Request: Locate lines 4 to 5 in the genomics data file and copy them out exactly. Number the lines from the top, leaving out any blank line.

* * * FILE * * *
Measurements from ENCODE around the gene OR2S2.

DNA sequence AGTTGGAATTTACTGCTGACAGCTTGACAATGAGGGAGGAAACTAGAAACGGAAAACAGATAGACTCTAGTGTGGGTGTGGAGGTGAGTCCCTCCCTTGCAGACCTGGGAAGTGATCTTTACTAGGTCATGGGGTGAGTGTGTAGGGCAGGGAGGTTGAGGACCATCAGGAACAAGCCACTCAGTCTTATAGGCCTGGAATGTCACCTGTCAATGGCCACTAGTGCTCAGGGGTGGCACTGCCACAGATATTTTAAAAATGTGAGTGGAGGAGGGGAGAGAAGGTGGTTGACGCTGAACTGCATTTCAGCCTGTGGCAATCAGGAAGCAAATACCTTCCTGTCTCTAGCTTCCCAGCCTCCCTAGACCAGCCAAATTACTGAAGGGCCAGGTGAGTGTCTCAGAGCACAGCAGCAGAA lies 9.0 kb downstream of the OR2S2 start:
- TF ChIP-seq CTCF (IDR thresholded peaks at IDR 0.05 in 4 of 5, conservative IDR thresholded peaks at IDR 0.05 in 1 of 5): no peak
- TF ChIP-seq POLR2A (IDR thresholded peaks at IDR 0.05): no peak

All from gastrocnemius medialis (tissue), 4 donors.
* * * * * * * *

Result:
- TF ChIP-seq POLR2A (IDR thresholded peaks at IDR 0.05): no peak

All from gastrocnemius medialis (tissue), 4 donors.